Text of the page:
The (C) antelope Chronicles
*When I took Hunter’s Safety many years back, a boy from my class would only identify a pronghorn as a Cantaloupe. From then on everyone in the class joked and referred to them as cantaloupe. Therefore, the next couple short stories are called the (C)antelope Chronicles.*
Sarah’s Lead Mine
Between my dad and I we do a lot of hunting but we LIVE for antelope hunting, it’s the hardest but the most fun hunts we go on. Every year we put in to get drawn down in the Big Hole Valley of Montana. We wait until August 1st and it’s like Christmas, I wake up, full of excitement and check my phone immediately to see if we got drawn.
Why, you may ask? If you have ever antelope hunted or even seen them you understand why they are called prairie ghosts. One minute they are there, and the next they are gone. Antelope are the fastest land animal in North America, just imagine shooting at one. With sagebrush as your only cover, the antelope know where you are well before you know where they are. SO, let me paint you a picture of the fastest land animal in America, with the closest range on average 600 yards going away from you, hiking, running, crawling through sage and cactus…. would you try it? If you didn’t say “hell ya” you are probably a PETA spy reading this. There is never a plan that is completely executed, so we never make a game plan we just roll with what happens and somehow every season we always fill our tags.
The first time we ever went after antelope I was 14 years old and let me remind you not an expert marksman. My dad also had never antelope hunted before either. We had no idea what we were getting into. Knowing only a general area of where to hunt we roll up in the old chevy truck trying to stay on a terrible washboard road with no antelope in sight just a ton of people. We drove up a steep hill to find a vacant plateaued area with an abandoned water tank and this is where we set up for the night. As we awoke the next morning compared to the night before, we were freezing. The temperature had dropped significantly, the truck was frosted over and there was about 5 inches of snow on the ground. My dad isn’t a morning person but woke up early to the sound of gun shots of opening morning. We shoved food in our faces and hot footed it out to the point of the plateau to see what we could see. To our unpleasant surprise we saw a ton of antelope split up running in every direction away from us. With opening day and all the hunters in the area, the herds were being broken up and the animals were just trying to get away. We stood freezing, watching and hoping for another hunter to turn a frantic speedgoat towards us. We finally got tired of the cold and decided to start moving again.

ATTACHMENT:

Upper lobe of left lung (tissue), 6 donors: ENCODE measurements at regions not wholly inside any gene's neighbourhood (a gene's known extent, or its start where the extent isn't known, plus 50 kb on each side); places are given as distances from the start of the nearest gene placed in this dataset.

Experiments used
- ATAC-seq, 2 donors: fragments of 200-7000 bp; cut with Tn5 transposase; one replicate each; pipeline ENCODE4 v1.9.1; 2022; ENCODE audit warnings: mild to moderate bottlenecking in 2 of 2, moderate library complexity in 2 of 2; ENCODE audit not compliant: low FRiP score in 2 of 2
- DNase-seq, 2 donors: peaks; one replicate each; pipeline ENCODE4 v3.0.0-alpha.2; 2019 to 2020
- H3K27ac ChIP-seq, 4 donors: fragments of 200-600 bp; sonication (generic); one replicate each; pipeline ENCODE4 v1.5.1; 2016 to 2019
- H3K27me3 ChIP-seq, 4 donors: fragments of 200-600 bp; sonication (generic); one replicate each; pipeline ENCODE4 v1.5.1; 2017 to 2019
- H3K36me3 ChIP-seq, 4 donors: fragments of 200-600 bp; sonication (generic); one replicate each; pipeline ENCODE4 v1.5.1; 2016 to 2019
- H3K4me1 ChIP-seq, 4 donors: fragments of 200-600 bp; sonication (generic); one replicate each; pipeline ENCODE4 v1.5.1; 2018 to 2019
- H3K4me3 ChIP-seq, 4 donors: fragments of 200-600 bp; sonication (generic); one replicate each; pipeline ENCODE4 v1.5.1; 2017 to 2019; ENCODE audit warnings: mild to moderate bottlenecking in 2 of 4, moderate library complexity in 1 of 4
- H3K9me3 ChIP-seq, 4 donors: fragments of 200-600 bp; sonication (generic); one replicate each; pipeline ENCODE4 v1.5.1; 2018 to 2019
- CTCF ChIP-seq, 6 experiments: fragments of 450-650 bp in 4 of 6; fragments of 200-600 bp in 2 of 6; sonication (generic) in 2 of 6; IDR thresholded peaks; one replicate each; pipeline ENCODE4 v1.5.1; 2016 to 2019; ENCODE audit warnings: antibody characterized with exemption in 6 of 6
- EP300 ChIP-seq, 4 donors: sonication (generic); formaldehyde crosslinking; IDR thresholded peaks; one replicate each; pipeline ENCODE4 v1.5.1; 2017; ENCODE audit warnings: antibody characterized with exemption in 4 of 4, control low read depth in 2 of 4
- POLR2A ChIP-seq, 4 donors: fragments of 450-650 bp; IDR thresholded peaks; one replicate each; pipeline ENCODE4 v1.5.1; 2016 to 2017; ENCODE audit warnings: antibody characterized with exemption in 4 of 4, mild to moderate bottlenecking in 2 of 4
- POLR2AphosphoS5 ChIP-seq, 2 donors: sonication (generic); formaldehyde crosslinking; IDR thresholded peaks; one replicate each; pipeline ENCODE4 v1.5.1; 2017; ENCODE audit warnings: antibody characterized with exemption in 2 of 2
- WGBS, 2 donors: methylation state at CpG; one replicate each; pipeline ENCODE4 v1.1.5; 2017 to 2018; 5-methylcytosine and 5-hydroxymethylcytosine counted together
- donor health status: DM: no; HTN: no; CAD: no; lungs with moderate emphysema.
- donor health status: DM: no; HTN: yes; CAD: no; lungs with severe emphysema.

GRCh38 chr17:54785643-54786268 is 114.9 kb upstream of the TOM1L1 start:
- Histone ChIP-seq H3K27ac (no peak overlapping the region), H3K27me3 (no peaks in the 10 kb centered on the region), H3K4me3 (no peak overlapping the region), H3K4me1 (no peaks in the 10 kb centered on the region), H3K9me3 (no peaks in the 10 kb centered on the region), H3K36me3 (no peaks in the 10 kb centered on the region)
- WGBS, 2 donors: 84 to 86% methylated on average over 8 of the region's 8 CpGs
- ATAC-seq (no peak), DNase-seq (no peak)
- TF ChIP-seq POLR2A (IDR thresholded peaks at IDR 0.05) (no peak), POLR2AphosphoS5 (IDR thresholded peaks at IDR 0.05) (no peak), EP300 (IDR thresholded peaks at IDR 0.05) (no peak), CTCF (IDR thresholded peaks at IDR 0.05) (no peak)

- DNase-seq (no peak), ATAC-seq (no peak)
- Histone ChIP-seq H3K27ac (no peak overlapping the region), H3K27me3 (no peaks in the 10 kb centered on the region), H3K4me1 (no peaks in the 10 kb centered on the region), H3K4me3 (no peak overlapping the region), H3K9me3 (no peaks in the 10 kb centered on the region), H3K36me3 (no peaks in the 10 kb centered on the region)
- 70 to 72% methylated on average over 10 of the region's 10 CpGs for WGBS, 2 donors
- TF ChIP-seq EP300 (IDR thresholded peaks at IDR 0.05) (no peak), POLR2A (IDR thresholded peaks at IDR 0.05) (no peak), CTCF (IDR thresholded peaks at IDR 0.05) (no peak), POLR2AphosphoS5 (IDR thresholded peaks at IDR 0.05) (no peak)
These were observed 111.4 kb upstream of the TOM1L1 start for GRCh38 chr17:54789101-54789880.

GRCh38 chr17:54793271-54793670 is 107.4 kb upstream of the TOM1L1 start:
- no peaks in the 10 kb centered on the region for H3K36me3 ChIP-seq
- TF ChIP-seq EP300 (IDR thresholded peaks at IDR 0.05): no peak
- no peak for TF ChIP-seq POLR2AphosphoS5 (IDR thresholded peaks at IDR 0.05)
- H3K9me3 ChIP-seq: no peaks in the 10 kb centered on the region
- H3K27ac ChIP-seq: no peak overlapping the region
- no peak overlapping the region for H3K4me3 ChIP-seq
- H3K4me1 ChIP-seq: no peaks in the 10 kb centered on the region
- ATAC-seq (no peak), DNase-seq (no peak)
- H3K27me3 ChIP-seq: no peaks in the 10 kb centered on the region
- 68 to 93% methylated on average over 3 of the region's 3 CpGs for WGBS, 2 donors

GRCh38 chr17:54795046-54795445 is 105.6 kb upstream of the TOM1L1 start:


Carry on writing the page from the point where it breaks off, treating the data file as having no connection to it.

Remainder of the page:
We spent the rest of the day climbing the high desert terrain in the wet snow. The land looks so flat until you start climbing it. Slip, sliding around and just to get super lost. About mid afternoon we made our way back to camp, as we almost reached the truck we heard a stampede behind us. Being so exhausted, I took me a second to realize what was behind us. 400 plus antelope were make the skyline about 100 yards away broadside to us. My dad basically picks me up and drags me into a position and I fumble with getting the mini-14 (.223) off my shoulder. I rest my elbow on my knee and try and find an antelope in the crosshairs. I didn’t realize what I was seeing was just a tan blurr of the herd. My dad was yelling at me to “shoot” and was so loud I’m pretty sure the yell echoed through the valley and just made the antelope run faster. Trying to time a shot between breaths since it was so cold it fogged up the scope I start shooting until no more bullets were coming out. I had shot behind all of them and missed all of them. My dad was loading magazines as fast as he can until his fingers are numb and continued to hand them to me. Within what seemed like a blink of an eye by I could see the end of the herd. My dad was screaming “lead them, LEAD THEM” as he was fumbling with his cold fingers to push more bullets into the last magazine. I continued to shoot until there were no more antelope to be seen. I look back at my dad about to cry but oddly he can’t control his laughter “you dumbass, I don’t think you hit a damn one”. We went over to the stampede area to look for blood. Not a single drop. I was so discouraged I looked through my binoculars to see if any were wounded but they were probably 10 miles away by now. My pouty attitude quickly turned into a smile when my dad said “well let’s head back to Sarah’s Lead Mine”
*Stay tuned for the (c) antelope chronicles to continue.